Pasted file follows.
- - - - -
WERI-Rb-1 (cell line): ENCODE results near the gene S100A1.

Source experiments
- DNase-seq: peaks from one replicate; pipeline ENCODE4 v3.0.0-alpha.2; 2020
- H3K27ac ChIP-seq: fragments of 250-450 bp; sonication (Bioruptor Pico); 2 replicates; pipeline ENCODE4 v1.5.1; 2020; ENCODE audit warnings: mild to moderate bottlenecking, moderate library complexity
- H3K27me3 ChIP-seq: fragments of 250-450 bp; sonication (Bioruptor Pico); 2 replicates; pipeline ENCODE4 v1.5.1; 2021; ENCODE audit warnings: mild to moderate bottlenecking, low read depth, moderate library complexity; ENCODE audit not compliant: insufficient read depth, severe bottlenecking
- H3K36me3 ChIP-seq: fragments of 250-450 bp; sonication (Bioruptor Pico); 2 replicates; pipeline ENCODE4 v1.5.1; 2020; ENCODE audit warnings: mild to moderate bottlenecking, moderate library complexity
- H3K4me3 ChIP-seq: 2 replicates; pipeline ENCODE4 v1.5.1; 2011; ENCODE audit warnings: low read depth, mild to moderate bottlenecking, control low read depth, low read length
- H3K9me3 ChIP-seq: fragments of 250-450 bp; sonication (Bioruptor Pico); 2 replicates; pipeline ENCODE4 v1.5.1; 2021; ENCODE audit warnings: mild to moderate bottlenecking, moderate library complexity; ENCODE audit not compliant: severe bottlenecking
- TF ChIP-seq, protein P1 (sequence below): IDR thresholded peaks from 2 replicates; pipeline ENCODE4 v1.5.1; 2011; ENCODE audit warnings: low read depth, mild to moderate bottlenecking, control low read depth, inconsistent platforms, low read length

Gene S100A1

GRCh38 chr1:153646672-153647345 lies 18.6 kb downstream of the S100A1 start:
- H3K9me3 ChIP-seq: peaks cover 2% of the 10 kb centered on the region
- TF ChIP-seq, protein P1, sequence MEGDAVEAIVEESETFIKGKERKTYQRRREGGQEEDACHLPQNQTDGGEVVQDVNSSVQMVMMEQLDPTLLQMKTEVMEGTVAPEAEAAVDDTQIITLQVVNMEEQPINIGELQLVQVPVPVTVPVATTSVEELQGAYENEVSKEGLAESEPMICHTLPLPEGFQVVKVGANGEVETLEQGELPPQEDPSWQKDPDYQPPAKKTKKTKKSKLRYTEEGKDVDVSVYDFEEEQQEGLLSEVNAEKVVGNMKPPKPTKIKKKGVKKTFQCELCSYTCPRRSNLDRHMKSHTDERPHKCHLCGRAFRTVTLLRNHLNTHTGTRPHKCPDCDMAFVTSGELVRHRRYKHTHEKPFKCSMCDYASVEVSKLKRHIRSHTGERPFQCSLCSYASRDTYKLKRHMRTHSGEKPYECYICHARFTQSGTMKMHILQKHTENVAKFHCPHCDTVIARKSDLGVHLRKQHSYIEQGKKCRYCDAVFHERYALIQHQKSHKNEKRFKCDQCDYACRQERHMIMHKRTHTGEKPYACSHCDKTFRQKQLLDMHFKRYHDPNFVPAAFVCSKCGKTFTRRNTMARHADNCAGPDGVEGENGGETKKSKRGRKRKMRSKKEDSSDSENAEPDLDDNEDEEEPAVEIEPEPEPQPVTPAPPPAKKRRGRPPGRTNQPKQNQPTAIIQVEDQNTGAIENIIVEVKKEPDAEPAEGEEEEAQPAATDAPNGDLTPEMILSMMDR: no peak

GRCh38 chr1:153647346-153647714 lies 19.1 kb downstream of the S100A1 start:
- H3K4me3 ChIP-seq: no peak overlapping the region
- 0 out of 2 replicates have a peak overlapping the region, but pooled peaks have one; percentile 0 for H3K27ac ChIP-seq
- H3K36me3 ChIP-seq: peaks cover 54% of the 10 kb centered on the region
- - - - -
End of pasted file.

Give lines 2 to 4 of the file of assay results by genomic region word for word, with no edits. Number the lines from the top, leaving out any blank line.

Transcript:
Source experiments
- DNase-seq: peaks from one replicate; pipeline ENCODE4 v3.0.0-alpha.2; 2020
- H3K27ac ChIP-seq: fragments of 250-450 bp; sonication (Bioruptor Pico); 2 replicates; pipeline ENCODE4 v1.5.1; 2020; ENCODE audit warnings: mild to moderate bottlenecking, moderate library complexity